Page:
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Why Lie? I Need a Drink (NR)

Apprehensive Films

As the economy continues to crumble and America resembles the opening chapter of a dystopic sci-fi novel, more and more jobless start to accept their station and become a new breed of panhandler. Comedian Keith Lowell Jensen sets out in Why Lie? to create a funny social experiment dispelling such beliefs that the destitute are just lazy, while humorously demonstrating ideas to maximize our roadside earning potential. In this documentary of sorts, Jensen spends time playing a number of characters, from out-of-work CEO to joker in a banana suit, and toys with various signs from the funny to the poignant. It's truly a case of "there but for the grace of God, go I,"put into a hilarious cinematic morality tale. — Louis Fowler

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The 39 Steps (NR) (Blu-ray)

Criterion Collection

On the heels of his breakout The Man Who Knew Too Much, Alfred Hitchcock's The 39 Steps reached for greatness and exceeded it. The director was drawn to author John Buchan's work for its "understatement of highly dramatic ideas," as he told François Truffaut, and from Mr. Memory to the bullet in the Bible, the missing finger to the first-ever MacGuffin, viewing Hitchcock's adaptation is like watching the cosmos form: You know why things happen the way they do, but it's hard to fathom how. Luckily, this masterpiece has been re-released by Criterion on Blu-ray, boasting a new restoration, a monaural soundtrack and enough extras to almost reverse-engineer your way through the film. — Justin Strout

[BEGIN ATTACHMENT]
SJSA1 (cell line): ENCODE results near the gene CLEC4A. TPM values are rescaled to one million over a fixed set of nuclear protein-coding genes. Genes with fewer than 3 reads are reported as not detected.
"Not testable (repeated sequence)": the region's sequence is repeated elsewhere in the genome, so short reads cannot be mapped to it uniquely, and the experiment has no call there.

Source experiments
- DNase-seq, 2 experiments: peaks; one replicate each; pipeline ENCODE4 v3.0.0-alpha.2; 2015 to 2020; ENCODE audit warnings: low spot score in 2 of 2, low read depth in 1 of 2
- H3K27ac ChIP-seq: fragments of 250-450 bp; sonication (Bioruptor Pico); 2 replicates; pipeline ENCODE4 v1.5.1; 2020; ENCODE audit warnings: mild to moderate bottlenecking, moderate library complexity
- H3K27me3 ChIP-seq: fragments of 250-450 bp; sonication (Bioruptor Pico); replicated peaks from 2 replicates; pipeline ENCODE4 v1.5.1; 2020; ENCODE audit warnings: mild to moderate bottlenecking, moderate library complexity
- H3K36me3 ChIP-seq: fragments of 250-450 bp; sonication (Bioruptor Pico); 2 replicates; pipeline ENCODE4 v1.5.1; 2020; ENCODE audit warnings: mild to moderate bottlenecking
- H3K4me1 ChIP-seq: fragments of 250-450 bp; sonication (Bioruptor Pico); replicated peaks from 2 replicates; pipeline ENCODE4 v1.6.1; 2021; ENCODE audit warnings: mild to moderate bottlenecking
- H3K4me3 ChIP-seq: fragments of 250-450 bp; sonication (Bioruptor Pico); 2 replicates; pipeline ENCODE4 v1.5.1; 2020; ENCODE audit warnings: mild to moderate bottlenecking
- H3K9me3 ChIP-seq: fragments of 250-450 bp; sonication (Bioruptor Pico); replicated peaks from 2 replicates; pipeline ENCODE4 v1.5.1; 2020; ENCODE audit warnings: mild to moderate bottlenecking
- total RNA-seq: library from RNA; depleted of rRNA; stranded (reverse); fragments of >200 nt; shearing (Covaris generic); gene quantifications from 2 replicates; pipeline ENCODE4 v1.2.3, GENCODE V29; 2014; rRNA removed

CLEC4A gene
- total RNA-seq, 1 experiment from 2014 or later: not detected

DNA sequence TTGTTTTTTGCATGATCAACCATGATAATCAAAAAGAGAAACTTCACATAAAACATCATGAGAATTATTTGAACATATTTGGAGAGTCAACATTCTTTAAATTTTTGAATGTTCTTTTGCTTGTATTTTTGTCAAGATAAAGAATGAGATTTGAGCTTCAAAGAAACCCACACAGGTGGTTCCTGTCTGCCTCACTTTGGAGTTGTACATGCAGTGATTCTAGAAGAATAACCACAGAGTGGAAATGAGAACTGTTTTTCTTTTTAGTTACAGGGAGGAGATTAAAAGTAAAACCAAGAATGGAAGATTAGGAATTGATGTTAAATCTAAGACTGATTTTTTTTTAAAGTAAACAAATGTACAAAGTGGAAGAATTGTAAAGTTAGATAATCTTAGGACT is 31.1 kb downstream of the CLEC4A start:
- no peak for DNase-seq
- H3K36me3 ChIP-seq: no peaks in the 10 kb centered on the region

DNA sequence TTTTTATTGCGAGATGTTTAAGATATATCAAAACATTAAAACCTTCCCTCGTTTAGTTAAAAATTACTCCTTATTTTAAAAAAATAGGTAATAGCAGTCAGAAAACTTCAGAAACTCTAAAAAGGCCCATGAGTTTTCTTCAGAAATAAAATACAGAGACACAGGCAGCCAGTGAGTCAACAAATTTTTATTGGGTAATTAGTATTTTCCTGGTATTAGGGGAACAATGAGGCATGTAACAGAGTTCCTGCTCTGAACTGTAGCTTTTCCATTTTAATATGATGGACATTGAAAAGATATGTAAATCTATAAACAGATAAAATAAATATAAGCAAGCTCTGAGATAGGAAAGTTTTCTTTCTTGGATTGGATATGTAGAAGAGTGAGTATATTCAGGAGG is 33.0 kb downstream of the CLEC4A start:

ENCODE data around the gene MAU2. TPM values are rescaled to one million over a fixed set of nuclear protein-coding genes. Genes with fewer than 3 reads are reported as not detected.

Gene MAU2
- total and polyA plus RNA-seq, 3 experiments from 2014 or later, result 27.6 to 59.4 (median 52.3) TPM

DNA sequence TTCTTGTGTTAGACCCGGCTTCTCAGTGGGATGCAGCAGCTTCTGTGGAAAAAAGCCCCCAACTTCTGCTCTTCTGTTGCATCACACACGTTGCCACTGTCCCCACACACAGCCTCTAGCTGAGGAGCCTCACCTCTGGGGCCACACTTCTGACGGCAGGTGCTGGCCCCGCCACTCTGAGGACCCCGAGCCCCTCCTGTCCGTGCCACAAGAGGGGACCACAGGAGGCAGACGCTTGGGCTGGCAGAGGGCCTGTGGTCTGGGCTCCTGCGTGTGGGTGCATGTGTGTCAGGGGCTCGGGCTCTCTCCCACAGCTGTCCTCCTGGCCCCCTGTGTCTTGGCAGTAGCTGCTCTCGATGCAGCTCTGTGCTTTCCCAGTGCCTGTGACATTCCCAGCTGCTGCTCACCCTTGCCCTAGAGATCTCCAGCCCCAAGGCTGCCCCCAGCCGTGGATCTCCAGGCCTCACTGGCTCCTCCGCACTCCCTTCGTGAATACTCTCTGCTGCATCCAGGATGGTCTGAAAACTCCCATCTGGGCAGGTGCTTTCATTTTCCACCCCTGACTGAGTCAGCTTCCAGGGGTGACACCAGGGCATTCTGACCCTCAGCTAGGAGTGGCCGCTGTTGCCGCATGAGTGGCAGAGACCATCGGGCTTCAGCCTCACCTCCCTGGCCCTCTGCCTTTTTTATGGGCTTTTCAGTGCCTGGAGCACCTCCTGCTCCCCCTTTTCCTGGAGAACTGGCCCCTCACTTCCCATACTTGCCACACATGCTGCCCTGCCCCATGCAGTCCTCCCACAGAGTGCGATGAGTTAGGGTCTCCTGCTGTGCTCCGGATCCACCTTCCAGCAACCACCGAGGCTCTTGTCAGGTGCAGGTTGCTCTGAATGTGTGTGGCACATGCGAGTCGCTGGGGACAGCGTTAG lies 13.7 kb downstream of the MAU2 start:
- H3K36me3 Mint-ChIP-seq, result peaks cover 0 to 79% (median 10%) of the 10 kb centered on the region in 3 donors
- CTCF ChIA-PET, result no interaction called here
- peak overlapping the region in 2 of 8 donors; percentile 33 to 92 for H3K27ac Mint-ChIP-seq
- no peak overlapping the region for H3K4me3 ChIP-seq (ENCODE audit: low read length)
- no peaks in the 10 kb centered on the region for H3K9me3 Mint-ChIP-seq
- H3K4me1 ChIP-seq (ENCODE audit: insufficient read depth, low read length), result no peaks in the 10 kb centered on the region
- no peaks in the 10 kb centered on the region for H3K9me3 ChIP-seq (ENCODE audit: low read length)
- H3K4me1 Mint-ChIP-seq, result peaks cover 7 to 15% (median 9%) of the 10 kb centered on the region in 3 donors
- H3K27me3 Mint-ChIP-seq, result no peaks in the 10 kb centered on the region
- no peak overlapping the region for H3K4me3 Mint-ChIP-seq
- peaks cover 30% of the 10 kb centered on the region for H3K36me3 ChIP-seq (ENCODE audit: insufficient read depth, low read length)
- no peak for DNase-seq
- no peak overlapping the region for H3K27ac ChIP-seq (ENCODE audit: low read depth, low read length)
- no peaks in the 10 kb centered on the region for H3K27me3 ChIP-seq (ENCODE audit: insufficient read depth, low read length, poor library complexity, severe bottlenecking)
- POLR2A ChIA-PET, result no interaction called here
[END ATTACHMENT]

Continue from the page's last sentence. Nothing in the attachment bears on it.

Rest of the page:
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Some Guy Who Kills People (R)

Anchor Bay Entertainment

Indie stalwart Kevin Corrigan puts forth an unexpected, moving performance as an ex-mental-ward patient who, as a teen, was the victim of a severely brutal beating by über-jocks on the basketball team. The incident stunted his life, forcing him to quit his passion of comic art; as an adult, he lives with his cold mother and works at a diner. He's soon the suspect in a series of murders of the guys who tortured him. Add to that the appearance of a spunky daughter he never knew existed, who tries to bring him out of his shell, and you have a very heartwarming yet gruesome thriller that manages to defy, constantly, all the genre conventions. — Louis Fowler


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